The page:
Super Bowl ad faux pas call for PR follow-up

Save for Darth Vadar and Justin Bieber, the 2011 Super Bowl commercials did not live up to the laughs of years' past.

Save for Darth Vadar and Justin Bieber, the 2011 Super Bowl commercials did not live up to the laughs of years' past. Instead, many brands woke up Monday morning, not to a hangover, but to the buzz of negative press.

The feeling this year was that most of the ads during the Super Bowl didn't make the cut. Unfortunate for an event that, according to Nielsen, had an average audience of 111 million views, breaking last year's Super Bowl record and marking it as the most watched television program of all time.

Reaction to the Groupon ad, one of the biggest to fall short, prompted CEO Andrew Mason to take to his blog Monday, saying the company is in fact donating money to the causes it half-hazardly featured in the commercials. According to the comments posted below the apology attempt, many people remained displeased.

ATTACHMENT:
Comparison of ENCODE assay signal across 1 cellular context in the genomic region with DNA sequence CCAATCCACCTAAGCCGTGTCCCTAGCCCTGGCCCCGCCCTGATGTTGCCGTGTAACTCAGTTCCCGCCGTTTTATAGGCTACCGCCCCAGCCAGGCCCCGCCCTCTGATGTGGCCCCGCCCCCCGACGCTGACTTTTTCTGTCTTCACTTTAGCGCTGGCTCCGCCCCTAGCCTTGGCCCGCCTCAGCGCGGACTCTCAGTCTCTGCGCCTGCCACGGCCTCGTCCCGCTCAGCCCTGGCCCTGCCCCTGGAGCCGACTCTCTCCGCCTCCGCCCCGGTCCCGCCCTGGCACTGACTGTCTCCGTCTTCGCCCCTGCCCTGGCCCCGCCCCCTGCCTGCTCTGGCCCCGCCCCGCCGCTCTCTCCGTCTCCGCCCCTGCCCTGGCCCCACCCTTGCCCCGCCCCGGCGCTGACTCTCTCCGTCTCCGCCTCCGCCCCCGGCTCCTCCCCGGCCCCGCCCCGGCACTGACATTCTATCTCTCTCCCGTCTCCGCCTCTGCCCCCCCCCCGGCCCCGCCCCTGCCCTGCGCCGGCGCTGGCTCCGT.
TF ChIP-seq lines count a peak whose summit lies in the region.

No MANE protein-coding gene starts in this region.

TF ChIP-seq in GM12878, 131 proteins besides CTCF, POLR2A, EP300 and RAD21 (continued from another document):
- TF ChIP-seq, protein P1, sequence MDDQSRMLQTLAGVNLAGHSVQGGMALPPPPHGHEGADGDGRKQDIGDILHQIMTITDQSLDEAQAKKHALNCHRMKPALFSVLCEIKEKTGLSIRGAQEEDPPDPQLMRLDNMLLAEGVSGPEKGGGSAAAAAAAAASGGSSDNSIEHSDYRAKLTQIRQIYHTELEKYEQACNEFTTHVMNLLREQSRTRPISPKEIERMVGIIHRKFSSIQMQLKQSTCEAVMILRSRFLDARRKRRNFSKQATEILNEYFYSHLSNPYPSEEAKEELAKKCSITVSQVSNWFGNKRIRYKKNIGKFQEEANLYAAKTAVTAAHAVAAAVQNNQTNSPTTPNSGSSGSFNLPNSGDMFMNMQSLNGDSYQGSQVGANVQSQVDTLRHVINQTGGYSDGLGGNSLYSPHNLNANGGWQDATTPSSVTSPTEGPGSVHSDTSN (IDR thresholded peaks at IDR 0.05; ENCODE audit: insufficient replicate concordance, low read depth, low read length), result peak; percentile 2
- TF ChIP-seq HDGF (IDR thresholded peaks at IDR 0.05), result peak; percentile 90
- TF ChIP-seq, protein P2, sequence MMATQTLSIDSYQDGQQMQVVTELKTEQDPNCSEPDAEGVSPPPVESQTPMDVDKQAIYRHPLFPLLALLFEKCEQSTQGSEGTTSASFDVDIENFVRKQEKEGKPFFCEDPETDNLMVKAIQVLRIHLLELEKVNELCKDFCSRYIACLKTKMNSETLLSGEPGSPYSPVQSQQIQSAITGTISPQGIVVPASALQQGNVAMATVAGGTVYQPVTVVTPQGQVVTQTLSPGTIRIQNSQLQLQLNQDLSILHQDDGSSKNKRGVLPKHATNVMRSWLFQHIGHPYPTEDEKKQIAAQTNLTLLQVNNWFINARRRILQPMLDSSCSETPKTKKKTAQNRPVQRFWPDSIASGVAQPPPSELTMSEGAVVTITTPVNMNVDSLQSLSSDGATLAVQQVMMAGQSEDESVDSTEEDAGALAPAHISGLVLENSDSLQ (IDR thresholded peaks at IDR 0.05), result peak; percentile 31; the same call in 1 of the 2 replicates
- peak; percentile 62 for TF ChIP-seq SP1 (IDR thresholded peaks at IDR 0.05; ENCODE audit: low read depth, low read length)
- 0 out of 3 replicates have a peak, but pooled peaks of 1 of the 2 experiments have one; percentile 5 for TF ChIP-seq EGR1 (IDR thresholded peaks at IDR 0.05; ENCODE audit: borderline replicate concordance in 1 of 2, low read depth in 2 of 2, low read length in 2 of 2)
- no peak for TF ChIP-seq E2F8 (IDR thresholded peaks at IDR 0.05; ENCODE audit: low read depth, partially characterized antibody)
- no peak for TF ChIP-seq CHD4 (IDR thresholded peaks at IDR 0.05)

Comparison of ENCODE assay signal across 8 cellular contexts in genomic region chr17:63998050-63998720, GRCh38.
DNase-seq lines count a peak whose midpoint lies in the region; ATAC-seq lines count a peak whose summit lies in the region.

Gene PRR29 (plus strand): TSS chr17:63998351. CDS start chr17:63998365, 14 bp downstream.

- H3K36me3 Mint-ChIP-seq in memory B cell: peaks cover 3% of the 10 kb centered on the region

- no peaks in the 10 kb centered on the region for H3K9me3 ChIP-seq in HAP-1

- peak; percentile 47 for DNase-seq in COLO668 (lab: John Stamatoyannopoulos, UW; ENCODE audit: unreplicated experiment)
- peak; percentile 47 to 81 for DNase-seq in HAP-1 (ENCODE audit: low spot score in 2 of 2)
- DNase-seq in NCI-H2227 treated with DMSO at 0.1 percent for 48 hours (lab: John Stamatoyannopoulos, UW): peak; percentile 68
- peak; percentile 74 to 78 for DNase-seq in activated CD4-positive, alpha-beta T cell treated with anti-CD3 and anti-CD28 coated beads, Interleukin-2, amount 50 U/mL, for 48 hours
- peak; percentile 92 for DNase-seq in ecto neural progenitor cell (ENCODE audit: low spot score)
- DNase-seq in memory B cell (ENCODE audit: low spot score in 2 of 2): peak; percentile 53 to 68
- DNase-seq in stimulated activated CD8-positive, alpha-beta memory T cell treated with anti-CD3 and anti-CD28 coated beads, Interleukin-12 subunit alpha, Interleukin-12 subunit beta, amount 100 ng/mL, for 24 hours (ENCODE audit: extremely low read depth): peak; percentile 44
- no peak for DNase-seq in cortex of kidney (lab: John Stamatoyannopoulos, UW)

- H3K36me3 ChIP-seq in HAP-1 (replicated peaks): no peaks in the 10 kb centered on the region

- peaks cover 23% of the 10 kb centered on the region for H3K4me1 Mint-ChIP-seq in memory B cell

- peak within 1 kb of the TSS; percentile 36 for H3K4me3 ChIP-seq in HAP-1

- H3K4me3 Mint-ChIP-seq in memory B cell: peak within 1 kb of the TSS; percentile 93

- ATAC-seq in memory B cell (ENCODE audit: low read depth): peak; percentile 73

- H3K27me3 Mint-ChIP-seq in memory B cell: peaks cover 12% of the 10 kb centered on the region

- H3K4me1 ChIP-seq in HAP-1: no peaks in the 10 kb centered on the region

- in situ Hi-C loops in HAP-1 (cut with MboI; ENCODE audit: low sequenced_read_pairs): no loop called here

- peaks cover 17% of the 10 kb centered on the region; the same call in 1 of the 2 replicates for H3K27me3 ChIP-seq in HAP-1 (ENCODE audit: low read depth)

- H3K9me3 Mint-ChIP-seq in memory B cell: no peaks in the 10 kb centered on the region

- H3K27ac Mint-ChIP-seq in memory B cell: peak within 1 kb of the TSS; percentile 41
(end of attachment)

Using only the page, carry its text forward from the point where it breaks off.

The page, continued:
Groupon has since re-edited its commercials, ending with “Support the cause at savethemoney.org.” Although, the newly launched site's discussion board shows people are still sour, with many threatening to close their accounts.

It's important for Groupon to step up its reactive game even more, if it wants to attract investors in its plans to go public. Google's plans to launch a competing site soon also add to the pressure on Groupon to turn public opinion around.

Meanwhile, HomeAway received criticism for its “smushed test baby” spot. In reaction, the travel site issued a news release with an apology and admitted that they had offended people, unlike Groupon's blog which plugged its social activism sites. HomeAway also pulled the entire questionable scene from its ad.

Clearly, HomeAway went in crisis mode, delivering a clear message that owed up to its mistake and made the spot much more palatable.

For a few brands, there was a bright side. Chrysler is reportedly in talks with Eminem to do more commercials. The two-minute spot, the longest in Super Bowl history, spawned more TV and radio coverage that reached approximately 200 million people.

In addition, Chrysler's ad was the most commented on, liked, and tweeted in the social media space—a blatant clue as to where the auto company should take its winning campaign next.

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